I was listening to the radio yesterday while making dinner (Chickpea and Cashew Tikka Masala, yes delicious and super fast) and there was a story about a woman named Pura Belpré who moved from Puerto Rico to NYC in 1921. She got a job with the public library and began telling stories to children at the library in English and Spanish. Got news for you, in the 1920s, there was no foreign language children’s book section at the library much less someone telling stories in multiple languages. Nobody was doing anything like what Pura Belpré was doing. She made puppets. She trained other storytellers. She incorporated folktales to make children who were raised in other cultures feel welcome and at home in the vastness of NYC. The story was fascinating and a lovely tribute to Pura Belpré and the work she began that continues today. NPR‘s All Things Considered ran the story as the first in an upcoming series they’re calling Boundbreakers, stories about people who made a difference, “well before the world recognized it.”
I was really taken with that word, boundbreakers. I thought about Pura Belpré and others like her who are able to have such a deep impact on the lives of others. I thought about the boundaries she crossed in her gentle and powerful librarian way. Then I thought about who she would have to be to be a boundbreaker, and it occurred to me that in order to take great action, to have an impact like that on the world, to affect the beauty that is an increase in cultural compassion, a person would have to be pretty unbound internally (shocking, I know for the coach to go all internal here). For Pura Belpré to do what she did for the children of NYC, she needed to be fully herself. She needed to be unbound by judgments about the worth of her ideas. She needed to be detached from the possibility of ridicule and disdain. She needed to recognize, go through, and lay to rest (at least temporarily) the notion that she could not do what she thought needed to be done. This is the work a bound breaker does well before ANYONE has any clue they’re doing it.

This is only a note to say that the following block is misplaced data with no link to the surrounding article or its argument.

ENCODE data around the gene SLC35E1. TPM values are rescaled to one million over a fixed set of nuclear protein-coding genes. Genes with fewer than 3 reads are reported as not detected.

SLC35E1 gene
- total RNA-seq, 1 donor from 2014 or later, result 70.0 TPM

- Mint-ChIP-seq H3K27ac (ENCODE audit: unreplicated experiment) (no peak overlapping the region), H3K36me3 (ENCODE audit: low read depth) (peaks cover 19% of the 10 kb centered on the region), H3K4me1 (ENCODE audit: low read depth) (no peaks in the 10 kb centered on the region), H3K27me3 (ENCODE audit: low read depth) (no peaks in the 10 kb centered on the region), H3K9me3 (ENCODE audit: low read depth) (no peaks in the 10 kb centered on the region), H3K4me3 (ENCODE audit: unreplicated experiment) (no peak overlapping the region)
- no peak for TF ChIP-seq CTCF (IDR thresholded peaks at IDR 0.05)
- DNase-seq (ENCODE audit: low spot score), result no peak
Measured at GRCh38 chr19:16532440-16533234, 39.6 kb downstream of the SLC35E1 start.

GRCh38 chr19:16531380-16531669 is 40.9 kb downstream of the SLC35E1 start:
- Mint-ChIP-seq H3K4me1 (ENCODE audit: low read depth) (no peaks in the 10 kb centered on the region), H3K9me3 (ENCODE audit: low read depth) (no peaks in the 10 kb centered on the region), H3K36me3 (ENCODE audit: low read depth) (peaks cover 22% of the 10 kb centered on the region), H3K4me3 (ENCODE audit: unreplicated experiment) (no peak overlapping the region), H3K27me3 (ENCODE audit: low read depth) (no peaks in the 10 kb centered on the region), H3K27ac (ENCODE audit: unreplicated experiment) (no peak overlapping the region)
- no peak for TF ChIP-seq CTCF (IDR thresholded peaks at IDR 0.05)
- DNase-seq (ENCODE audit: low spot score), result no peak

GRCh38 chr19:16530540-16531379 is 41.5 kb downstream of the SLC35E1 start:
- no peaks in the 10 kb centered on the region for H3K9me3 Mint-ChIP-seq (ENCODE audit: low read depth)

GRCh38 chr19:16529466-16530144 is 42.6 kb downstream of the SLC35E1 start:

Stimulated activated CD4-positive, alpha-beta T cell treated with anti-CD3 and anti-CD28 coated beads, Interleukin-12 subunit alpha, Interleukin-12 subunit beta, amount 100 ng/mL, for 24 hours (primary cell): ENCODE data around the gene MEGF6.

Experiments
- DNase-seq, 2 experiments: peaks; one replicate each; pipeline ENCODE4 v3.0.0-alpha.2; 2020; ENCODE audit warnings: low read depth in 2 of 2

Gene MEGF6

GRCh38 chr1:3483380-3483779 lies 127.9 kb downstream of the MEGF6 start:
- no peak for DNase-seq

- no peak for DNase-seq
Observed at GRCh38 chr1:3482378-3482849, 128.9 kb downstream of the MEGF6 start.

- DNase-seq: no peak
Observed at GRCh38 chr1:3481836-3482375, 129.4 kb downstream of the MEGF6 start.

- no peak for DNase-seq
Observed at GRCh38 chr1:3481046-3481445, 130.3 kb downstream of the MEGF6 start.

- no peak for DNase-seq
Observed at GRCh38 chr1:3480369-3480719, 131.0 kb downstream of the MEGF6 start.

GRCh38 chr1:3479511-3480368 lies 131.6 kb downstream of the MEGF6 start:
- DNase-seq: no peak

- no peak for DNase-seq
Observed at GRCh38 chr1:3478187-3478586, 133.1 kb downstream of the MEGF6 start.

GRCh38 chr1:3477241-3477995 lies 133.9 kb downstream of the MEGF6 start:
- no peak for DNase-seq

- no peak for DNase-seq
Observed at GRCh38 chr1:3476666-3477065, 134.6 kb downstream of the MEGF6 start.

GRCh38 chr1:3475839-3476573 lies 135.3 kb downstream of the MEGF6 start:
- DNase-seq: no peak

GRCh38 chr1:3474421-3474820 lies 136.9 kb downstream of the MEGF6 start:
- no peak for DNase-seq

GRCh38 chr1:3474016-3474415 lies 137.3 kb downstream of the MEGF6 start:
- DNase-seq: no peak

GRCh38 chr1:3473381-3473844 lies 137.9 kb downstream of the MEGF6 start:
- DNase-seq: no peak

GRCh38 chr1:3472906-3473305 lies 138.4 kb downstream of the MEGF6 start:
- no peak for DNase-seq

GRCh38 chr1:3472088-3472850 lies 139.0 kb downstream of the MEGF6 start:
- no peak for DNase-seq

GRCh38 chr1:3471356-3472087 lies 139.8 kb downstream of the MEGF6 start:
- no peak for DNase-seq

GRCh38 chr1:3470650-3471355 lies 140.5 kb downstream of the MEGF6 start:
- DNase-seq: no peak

As I pondered this reality, I thought about the ways my own life has changed in the last year through coaching and a lot of hard soul work. I have changed more in the last year than I have in the last 10, maybe the last 20. All of that change has to do with becoming unbound, or at least less bound. There is so much freedom in dropping those bounds, in recognizing the thoughts I’ve used to keep myself far too safe for far too long. There is so much release in taking the risks that suddenly seem, while still scary, far less threatening than they were before. There is so much joy on the other side. And people, there are so many wonderful people just waiting to meet you, all of you, unbound.